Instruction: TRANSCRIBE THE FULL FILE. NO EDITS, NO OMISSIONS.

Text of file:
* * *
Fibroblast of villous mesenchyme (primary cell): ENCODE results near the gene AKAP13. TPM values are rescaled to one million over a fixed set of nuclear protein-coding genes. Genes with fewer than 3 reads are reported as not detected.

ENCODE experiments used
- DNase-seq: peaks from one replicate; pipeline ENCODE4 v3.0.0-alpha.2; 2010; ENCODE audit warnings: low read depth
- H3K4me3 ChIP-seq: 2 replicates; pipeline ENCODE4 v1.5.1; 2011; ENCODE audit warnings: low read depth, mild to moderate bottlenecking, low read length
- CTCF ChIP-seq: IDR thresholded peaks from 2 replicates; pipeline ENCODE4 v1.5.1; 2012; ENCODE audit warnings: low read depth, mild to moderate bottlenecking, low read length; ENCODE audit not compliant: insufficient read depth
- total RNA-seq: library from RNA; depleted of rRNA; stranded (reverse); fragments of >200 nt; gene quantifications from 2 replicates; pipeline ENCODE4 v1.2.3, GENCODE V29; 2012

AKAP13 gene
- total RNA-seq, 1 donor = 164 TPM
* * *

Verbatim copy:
Fibroblast of villous mesenchyme (primary cell): ENCODE results near the gene AKAP13. TPM values are rescaled to one million over a fixed set of nuclear protein-coding genes. Genes with fewer than 3 reads are reported as not detected.

ENCODE experiments used
- DNase-seq: peaks from one replicate; pipeline ENCODE4 v3.0.0-alpha.2; 2010; ENCODE audit warnings: low read depth
- H3K4me3 ChIP-seq: 2 replicates; pipeline ENCODE4 v1.5.1; 2011; ENCODE audit warnings: low read depth, mild to moderate bottlenecking, low read length
- CTCF ChIP-seq: IDR thresholded peaks from 2 replicates; pipeline ENCODE4 v1.5.1; 2012; ENCODE audit warnings: low read depth, mild to moderate bottlenecking, low read length; ENCODE audit not compliant: insufficient read depth
- total RNA-seq: library from RNA; depleted of rRNA; stranded (reverse); fragments of >200 nt; gene quantifications from 2 replicates; pipeline ENCODE4 v1.2.3, GENCODE V29; 2012

AKAP13 gene
- total RNA-seq, 1 donor = 164 TPM